Open 7 days a week, 8am-8pm Monday through Friday. We have 3 locations, so we can truly be Here When You Need Us!
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Use our Symptom Checker to find out what steps you can take to care for your child and when they may need to be seen.
MMR vaccine is usually given at ages 1 and 5. If it has been MORE THAN 5 YEARS since your child had an MMR dose, they should get and extra booster for protection in the outbreak. Please call our office to schedule a nurse visit for this vaccine.
Adult family members who need a booster can receive it at the Municipality of Anchorage Public Health Clinic (ph number 343-4799) on a sliding-fee scale.
MORE INFORMATION ON MUMPS:
Centers for Disease Control
Alaska Department of Health and Social Services
Protecting your family from Mumps
What is bronchiolitis?Bronchiolitis is an infection that causes the small breathing tubes of the lungs (bronchioles) to swell. This blocks airflow through the lungs, making it hard to breathe. It occurs most often in infants because their airways are smaller and more easily blocked than in older children. Bronchiolitis is not the same as bronchitis, which is an infection of the larger, more central airways that typically causes problems in adults. Read more…
Justin grew up with two younger brothers and his parents worked in education, his mother as a first/second grade teacher and his father as a special education administrator. They lived in Hoquiam, WA until he was in fourth grade and then they moved to Federal Way, WA where he lived for the rest of his upbringing. They are a big sports family and he loves watching and rooting for all Seattle sports. Go Hawks, Mariners, Sounders, Storm, Sonics (not Thunder), Huskies, and Redhawks! Besides watching sports, in his free time he loves to run, hike, snowboard, and explore the outdoors. He attended Seattle University for his undergraduate degree and took a year off to do the Jesuit Volunteer Corps in Portland, OR before starting medical school at University of Washington. He looks forward to being a primary care pediatrician and is beyond excited to be completing his pediatric training at Seattle Children’s through the Alaska Track.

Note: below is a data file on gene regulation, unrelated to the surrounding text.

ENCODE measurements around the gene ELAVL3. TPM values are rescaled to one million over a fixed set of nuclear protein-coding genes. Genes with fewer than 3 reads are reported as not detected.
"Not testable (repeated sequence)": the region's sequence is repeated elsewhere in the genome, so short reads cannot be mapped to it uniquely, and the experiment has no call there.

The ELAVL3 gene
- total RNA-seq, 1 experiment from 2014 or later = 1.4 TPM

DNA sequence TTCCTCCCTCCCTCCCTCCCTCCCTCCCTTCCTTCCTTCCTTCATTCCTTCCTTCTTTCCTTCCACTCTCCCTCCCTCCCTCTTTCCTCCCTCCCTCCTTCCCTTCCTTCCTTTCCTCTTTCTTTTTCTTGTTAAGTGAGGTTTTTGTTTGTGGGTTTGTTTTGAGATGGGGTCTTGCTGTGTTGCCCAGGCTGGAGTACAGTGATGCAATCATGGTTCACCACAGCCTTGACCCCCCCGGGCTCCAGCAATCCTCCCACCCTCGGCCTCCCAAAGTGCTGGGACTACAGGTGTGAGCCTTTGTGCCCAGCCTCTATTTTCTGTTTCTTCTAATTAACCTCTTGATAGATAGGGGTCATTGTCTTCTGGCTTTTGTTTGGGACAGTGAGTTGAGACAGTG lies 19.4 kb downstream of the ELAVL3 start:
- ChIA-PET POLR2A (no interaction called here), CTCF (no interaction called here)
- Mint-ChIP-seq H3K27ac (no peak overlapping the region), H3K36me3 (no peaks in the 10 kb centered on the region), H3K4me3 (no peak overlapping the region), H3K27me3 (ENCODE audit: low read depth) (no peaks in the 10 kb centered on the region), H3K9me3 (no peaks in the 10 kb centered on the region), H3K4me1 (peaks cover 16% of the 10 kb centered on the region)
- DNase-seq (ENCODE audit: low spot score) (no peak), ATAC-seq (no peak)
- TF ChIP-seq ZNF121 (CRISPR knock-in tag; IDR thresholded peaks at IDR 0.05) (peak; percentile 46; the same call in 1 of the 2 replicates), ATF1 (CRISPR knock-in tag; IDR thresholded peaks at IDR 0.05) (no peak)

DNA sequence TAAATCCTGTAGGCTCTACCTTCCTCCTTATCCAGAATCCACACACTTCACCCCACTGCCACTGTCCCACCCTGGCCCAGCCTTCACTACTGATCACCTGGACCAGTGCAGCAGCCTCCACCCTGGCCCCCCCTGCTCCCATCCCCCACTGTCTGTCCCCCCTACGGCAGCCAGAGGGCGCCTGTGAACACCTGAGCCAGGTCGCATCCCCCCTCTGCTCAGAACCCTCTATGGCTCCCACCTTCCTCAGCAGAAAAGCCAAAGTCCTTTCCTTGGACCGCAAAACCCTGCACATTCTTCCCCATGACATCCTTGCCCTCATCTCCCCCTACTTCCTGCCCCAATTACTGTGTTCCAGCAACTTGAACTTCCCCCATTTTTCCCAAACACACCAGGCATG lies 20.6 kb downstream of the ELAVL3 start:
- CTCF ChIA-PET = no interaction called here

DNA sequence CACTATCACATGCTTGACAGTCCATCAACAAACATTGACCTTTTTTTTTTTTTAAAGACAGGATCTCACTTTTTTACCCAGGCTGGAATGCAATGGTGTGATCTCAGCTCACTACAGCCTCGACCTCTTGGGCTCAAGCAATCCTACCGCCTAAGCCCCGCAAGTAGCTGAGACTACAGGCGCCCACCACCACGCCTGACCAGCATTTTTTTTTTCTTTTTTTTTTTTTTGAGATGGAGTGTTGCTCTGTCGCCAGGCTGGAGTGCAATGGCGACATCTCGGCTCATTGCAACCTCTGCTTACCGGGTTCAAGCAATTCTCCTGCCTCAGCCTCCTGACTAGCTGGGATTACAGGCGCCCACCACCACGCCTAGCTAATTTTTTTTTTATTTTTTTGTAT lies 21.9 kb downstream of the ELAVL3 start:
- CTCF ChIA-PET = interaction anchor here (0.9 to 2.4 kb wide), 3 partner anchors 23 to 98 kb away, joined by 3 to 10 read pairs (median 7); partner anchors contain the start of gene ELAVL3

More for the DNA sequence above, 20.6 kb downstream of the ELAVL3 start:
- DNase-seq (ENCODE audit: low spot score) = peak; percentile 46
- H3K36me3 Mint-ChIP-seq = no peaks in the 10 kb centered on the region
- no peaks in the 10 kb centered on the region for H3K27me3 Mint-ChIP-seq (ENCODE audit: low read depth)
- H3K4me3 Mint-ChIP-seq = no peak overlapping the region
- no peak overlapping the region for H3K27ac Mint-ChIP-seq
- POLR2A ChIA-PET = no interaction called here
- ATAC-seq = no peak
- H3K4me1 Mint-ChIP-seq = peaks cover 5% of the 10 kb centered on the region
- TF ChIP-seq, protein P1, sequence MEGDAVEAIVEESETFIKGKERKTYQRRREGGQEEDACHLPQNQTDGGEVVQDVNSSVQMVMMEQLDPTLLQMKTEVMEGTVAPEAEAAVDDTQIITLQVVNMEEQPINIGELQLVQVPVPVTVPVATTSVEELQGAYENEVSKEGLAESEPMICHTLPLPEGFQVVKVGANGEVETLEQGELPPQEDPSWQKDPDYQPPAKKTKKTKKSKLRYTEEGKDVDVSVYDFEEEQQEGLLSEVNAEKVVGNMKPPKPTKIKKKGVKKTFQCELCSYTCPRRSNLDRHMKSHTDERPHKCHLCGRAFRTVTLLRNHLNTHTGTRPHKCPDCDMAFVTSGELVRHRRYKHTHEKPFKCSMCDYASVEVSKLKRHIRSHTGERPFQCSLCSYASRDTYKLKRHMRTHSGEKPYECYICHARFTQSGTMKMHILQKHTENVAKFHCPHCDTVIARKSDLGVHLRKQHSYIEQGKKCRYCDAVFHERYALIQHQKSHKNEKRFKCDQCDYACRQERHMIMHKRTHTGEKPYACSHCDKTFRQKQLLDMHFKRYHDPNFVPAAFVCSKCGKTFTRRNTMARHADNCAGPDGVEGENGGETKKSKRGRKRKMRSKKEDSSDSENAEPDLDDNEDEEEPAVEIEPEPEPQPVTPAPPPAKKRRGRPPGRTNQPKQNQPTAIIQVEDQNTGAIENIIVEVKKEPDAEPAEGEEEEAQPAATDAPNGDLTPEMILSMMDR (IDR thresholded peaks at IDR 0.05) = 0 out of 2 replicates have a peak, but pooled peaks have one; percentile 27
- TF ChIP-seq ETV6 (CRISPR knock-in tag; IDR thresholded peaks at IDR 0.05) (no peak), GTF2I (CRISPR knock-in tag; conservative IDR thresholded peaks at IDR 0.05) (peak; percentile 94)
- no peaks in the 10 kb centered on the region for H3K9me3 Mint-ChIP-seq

In the NICU, she worked as both a staff RN and as a Clinical Resource Nurse, attending high-risk deliveries as a member of the neonatal resuscitation team, transporting infants in the Anchorage/Mat-Su area requiring a higher level of care to Providence and serving as a resource in the unit. She enjoyed caring for these high-risk infants and their families.
Amanda obtained her Masters of Science degree in Nursing from the University of Alaska, Anchorage as a Family Nurse Practitioner, thereafter joining the Latouche Pediatrics team.
In her spare time, Amanda enjoys hunting, fishing, snowmachining, hiking, and four-wheeling with her husband Scott, and two children. She also enjoys competing in the Alaska women’s races, particularly the Gold Nugget Triathlon.
Sandie says “Looking back on 20 years at LaTouche Pediatrics I feel privileged to have worked with the many wonderful providers, nurses, and support staff who are part of LaTouche. I know they will continue the excellent care that has been a hallmark of the practice.